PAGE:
St. Louis • This wasn’t what they envisioned.

What was forecast after that mighty roar of a finish Friday evening, which propelled No. 5 Red Rocks into the Super Six at the NCAA gymnastics championships, was building upon that swagger after the Utes found themselves in a precarious position. To keep it going, they stepped into the spotlight and stomped it.

At the outset Saturday night, however, Utah didn’t look like its typical self. Not on the floor, their dominant event, nor on the vault, which followed. Rather than the typical smiles and loud screams, the Utes peered down toward the floor or stared out at the crowd in the corral, looking shell-shocked by back-to-back season-worst performances with a national championship on the line.

The vibe was off.

“It was kind of sad not being to be able to start off on our best event like the way we’re capable of doing,” said Utah’s super sophomore MyKayla Skinner.

“A little deja vu,” added Utah co-head coach Tom Farden said. “We started off on floor last year at the Super Six, we had some mistakes, and again, we came out and kind of shot ourselves in the foot.”

As swiftly as they shifted their fortunes Friday, Utah’s aspirations of a top finish in its 21st Super Six appearance were under water. The season-long hopes of upsetting reigning national champions, No. 1 Oklahoma, or topping powerhouses like No. 2 LSU or No. 3 UCLA, vanished into the night.

For a second straight year, Utah finished fifth overall in the Super Six. The Utes edged Nebraska 196.900-196.800. It was Utah’s second-lowest team score of the season. Pac-12 rival UCLA pulled off the upset, topping the Sooners to win the title.

“I know we could do a lot better than what we had done tonight,” Skinner said.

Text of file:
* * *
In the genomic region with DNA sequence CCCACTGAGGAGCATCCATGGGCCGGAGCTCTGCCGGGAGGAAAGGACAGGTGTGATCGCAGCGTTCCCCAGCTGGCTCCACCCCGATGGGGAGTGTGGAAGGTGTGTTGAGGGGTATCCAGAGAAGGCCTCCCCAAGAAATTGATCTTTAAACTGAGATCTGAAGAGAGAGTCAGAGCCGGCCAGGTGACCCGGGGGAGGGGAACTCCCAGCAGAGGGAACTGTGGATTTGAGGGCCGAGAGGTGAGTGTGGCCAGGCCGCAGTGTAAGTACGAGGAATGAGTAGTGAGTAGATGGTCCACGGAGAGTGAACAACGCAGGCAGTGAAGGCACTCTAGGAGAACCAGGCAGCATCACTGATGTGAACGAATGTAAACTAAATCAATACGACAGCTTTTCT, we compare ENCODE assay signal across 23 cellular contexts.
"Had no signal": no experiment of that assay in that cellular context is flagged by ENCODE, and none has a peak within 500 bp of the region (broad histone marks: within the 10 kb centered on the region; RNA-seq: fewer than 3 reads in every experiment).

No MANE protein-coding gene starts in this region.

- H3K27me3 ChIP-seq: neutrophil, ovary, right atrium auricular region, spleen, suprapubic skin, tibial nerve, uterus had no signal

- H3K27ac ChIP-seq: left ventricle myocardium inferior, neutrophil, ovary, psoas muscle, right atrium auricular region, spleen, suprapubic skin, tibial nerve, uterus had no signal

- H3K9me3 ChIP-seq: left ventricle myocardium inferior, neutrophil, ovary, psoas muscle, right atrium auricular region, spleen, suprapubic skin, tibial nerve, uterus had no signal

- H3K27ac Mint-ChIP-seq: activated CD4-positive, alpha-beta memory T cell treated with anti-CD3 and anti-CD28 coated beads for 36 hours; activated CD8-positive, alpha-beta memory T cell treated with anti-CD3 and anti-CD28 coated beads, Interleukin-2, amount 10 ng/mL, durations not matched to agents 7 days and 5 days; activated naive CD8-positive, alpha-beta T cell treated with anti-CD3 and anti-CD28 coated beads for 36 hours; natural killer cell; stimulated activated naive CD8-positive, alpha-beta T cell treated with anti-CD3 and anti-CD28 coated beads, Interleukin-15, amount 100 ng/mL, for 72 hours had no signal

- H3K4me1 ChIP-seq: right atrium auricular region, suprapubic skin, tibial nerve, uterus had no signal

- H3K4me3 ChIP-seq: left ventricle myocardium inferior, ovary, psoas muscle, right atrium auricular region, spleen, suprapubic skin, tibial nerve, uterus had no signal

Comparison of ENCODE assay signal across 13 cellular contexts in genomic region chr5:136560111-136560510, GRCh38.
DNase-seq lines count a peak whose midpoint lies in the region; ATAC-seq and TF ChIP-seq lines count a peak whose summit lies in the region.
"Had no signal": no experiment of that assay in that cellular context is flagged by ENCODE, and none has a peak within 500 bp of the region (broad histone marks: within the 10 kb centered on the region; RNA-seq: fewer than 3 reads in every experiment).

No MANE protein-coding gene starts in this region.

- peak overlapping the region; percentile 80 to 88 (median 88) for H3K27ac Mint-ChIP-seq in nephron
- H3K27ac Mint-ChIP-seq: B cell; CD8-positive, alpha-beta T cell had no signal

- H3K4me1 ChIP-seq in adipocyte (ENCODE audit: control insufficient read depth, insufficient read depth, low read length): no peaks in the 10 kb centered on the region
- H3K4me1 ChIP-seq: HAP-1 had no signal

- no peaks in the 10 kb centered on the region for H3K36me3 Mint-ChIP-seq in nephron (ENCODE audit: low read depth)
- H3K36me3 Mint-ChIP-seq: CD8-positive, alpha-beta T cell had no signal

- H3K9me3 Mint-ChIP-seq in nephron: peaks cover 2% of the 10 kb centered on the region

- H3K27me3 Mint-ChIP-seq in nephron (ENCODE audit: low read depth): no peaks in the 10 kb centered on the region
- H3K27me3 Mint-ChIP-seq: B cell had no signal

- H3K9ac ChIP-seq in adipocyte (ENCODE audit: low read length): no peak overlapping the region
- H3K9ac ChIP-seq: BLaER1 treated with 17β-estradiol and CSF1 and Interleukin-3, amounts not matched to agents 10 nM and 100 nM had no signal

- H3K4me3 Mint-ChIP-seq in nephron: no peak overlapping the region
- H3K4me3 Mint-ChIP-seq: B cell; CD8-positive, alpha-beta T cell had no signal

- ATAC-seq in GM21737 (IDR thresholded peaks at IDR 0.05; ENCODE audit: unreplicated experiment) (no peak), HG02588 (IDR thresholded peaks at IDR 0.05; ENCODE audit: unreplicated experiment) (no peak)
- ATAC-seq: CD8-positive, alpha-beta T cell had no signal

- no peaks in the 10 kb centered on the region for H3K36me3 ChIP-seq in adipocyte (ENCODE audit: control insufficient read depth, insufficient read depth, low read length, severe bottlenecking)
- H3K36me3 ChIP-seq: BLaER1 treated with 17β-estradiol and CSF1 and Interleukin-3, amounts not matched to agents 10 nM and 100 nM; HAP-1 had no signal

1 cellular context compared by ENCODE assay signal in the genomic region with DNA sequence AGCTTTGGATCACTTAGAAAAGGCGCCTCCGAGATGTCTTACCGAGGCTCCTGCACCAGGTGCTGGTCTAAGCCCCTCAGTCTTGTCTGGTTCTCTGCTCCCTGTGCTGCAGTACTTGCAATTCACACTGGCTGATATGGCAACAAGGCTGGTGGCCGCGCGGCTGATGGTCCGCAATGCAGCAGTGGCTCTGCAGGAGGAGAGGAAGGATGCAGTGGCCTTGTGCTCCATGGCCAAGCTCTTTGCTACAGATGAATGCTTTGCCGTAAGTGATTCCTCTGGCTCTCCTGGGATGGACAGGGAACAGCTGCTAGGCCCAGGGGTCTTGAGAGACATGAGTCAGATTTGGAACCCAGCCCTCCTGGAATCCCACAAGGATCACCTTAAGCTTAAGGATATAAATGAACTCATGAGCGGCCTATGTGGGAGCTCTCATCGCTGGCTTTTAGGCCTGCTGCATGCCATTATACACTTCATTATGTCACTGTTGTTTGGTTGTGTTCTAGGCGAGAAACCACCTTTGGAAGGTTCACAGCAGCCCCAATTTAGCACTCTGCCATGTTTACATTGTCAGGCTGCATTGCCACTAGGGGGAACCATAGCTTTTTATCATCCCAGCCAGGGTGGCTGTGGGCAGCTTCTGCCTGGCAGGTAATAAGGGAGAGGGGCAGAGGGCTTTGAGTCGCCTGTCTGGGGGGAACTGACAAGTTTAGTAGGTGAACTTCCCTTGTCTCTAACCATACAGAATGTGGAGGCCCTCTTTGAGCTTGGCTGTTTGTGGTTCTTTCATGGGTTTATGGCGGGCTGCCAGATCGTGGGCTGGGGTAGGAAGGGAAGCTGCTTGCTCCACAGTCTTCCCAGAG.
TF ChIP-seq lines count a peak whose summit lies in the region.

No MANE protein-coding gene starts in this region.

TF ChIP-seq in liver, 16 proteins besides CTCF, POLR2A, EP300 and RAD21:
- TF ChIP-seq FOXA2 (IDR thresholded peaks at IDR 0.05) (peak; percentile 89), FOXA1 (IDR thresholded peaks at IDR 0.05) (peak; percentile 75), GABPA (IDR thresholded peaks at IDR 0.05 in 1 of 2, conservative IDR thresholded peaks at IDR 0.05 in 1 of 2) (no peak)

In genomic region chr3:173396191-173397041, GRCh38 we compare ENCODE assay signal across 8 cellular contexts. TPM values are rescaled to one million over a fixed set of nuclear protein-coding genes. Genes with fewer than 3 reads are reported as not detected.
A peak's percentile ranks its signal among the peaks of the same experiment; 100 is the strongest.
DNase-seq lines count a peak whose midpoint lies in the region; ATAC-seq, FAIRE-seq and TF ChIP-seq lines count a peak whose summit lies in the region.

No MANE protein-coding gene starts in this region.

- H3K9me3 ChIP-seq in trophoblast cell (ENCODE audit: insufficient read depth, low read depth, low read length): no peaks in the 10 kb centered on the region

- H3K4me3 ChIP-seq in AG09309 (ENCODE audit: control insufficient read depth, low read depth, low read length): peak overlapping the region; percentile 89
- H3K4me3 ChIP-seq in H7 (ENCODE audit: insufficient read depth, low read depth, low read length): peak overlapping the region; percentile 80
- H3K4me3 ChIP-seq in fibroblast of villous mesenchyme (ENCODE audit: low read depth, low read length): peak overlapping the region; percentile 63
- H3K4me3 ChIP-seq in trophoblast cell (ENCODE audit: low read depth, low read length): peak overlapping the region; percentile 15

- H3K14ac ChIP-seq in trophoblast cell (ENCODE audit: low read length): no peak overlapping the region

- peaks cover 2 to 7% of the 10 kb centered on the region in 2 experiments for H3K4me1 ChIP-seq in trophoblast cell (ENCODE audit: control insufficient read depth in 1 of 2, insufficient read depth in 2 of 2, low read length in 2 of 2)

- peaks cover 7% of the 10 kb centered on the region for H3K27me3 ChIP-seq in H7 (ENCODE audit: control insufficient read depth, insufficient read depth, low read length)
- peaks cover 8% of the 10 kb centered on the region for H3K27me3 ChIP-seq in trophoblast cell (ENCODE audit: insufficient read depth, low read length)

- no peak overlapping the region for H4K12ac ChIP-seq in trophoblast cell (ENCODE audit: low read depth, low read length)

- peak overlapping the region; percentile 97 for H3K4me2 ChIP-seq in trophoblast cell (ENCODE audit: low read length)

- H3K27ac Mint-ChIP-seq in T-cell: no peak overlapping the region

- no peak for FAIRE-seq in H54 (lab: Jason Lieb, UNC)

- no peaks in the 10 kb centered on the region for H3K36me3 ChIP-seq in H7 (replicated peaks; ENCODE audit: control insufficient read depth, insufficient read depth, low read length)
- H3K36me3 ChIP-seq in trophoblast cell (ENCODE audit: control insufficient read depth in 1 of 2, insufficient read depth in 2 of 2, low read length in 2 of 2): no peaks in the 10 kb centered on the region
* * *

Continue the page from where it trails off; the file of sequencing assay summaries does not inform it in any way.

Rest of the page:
The floor exercise was subpar, a team total of 49.1875 the lowest of Utah’s season.

“I just think we were trying too hard,” said All-American junior MaKenna Merrell-Giles. “We just were pressing too much. Just trying too hard to be too perfect instead of having fun and letting it happen.”

Merrell-Giles lost track of the floor during her performance, making a step out bounds, which resulted in a 9.6875, her lowest floor score of the year. That mishap came a day after Merrell-Giles struggled on the balance beam, losing her balance and being forced to step off onto the mat.

With its strongest event done, Utah shifted to the vault and was unable to string together a series of solid scores. Sophomore Kim Tessen was forced to take a big hop upon landing and Merrell-Giles had a hop herself, a 9.7875 being her second-lowest vault routine of the season. And to prove that it wasn’t Utah’s evening, Skinner, the reigning national champion on vault, had a season-low 9.8625.

Farden called the vault Saturday’s “separator event,” as the judges were relying heavily on mid-air shape, amplitude and tight landings.

“We started trying way too hard on vault, to stick every landing, which doesn’t work out well,” Merrell-Giles said.

The Red Rocks went into their first bye quietly, knowing if they wanted to avoid a last-place finish, they’d have to re-center. And to their credit, they did. Utah put together decent performances in uneven bars and balance beam to finish the night. Skinner put together two 9.9 performances in bars (9.9125) and beam (9.925).

During the break, Farden told the Red Rocks to relax, to breathe, to be themselves. They regrouped, but by that time, a national title was beyond their reach.

“I don’t know who’s putting this pressure on you, but it’s not us,” Farden said of his message during the bye. “I definitely think you guys are internalizing things a little too much. And as a result, bars and beam were typical Utah. That’s what we would’ve needed all throughout [the night].”